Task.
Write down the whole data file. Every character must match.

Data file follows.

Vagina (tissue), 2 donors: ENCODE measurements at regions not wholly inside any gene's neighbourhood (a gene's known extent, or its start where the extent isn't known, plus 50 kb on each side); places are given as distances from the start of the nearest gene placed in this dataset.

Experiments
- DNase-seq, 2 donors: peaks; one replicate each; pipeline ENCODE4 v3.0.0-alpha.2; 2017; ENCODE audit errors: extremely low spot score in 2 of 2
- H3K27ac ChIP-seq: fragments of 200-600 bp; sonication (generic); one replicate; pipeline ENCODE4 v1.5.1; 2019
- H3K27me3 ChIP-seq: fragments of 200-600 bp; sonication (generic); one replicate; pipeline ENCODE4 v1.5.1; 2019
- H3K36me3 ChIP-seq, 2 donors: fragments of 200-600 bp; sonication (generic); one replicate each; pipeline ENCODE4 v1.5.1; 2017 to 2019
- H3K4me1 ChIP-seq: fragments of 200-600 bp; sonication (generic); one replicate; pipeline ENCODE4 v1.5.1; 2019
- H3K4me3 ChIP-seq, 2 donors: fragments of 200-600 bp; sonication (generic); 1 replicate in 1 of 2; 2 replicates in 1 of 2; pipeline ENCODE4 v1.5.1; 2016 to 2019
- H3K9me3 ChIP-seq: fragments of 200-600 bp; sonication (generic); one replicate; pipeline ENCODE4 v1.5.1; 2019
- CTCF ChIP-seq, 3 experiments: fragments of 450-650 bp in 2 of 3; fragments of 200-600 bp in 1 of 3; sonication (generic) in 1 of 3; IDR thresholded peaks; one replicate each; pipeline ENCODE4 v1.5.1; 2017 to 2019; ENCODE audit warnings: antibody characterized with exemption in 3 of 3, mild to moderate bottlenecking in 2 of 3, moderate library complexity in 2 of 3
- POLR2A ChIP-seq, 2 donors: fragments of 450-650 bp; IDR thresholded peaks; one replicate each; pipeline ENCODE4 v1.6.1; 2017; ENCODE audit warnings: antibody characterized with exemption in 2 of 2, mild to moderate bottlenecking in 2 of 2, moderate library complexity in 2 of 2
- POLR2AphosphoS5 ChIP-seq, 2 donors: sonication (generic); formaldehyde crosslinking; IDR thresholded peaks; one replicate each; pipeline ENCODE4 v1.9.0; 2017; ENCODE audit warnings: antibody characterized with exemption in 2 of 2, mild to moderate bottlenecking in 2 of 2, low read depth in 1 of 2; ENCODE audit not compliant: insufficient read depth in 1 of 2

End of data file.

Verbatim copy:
Vagina (tissue), 2 donors: ENCODE measurements at regions not wholly inside any gene's neighbourhood (a gene's known extent, or its start where the extent isn't known, plus 50 kb on each side); places are given as distances from the start of the nearest gene placed in this dataset.

Experiments
- DNase-seq, 2 donors: peaks; one replicate each; pipeline ENCODE4 v3.0.0-alpha.2; 2017; ENCODE audit errors: extremely low spot score in 2 of 2
- H3K27ac ChIP-seq: fragments of 200-600 bp; sonication (generic); one replicate; pipeline ENCODE4 v1.5.1; 2019
- H3K27me3 ChIP-seq: fragments of 200-600 bp; sonication (generic); one replicate; pipeline ENCODE4 v1.5.1; 2019
- H3K36me3 ChIP-seq, 2 donors: fragments of 200-600 bp; sonication (generic); one replicate each; pipeline ENCODE4 v1.5.1; 2017 to 2019
- H3K4me1 ChIP-seq: fragments of 200-600 bp; sonication (generic); one replicate; pipeline ENCODE4 v1.5.1; 2019
- H3K4me3 ChIP-seq, 2 donors: fragments of 200-600 bp; sonication (generic); 1 replicate in 1 of 2; 2 replicates in 1 of 2; pipeline ENCODE4 v1.5.1; 2016 to 2019
- H3K9me3 ChIP-seq: fragments of 200-600 bp; sonication (generic); one replicate; pipeline ENCODE4 v1.5.1; 2019
- CTCF ChIP-seq, 3 experiments: fragments of 450-650 bp in 2 of 3; fragments of 200-600 bp in 1 of 3; sonication (generic) in 1 of 3; IDR thresholded peaks; one replicate each; pipeline ENCODE4 v1.5.1; 2017 to 2019; ENCODE audit warnings: antibody characterized with exemption in 3 of 3, mild to moderate bottlenecking in 2 of 3, moderate library complexity in 2 of 3
- POLR2A ChIP-seq, 2 donors: fragments of 450-650 bp; IDR thresholded peaks; one replicate each; pipeline ENCODE4 v1.6.1; 2017; ENCODE audit warnings: antibody characterized with exemption in 2 of 2, mild to moderate bottlenecking in 2 of 2, moderate library complexity in 2 of 2
- POLR2AphosphoS5 ChIP-seq, 2 donors: sonication (generic); formaldehyde crosslinking; IDR thresholded peaks; one replicate each; pipeline ENCODE4 v1.9.0; 2017; ENCODE audit warnings: antibody characterized with exemption in 2 of 2, mild to moderate bottlenecking in 2 of 2, low read depth in 1 of 2; ENCODE audit not compliant: insufficient read depth in 1 of 2